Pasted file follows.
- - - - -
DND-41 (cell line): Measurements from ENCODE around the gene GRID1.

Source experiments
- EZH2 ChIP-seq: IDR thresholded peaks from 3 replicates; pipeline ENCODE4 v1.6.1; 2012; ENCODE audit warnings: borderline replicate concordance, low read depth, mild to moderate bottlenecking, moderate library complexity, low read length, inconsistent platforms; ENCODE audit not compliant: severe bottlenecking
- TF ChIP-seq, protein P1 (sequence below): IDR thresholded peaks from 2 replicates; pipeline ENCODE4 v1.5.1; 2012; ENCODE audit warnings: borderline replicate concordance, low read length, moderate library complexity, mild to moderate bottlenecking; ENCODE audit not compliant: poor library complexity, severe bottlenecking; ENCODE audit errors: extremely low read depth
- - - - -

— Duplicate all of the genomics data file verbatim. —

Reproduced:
DND-41 (cell line): Measurements from ENCODE around the gene GRID1.

Source experiments
- EZH2 ChIP-seq: IDR thresholded peaks from 3 replicates; pipeline ENCODE4 v1.6.1; 2012; ENCODE audit warnings: borderline replicate concordance, low read depth, mild to moderate bottlenecking, moderate library complexity, low read length, inconsistent platforms; ENCODE audit not compliant: severe bottlenecking
- TF ChIP-seq, protein P1 (sequence below): IDR thresholded peaks from 2 replicates; pipeline ENCODE4 v1.5.1; 2012; ENCODE audit warnings: borderline replicate concordance, low read length, moderate library complexity, mild to moderate bottlenecking; ENCODE audit not compliant: poor library complexity, severe bottlenecking; ENCODE audit errors: extremely low read depth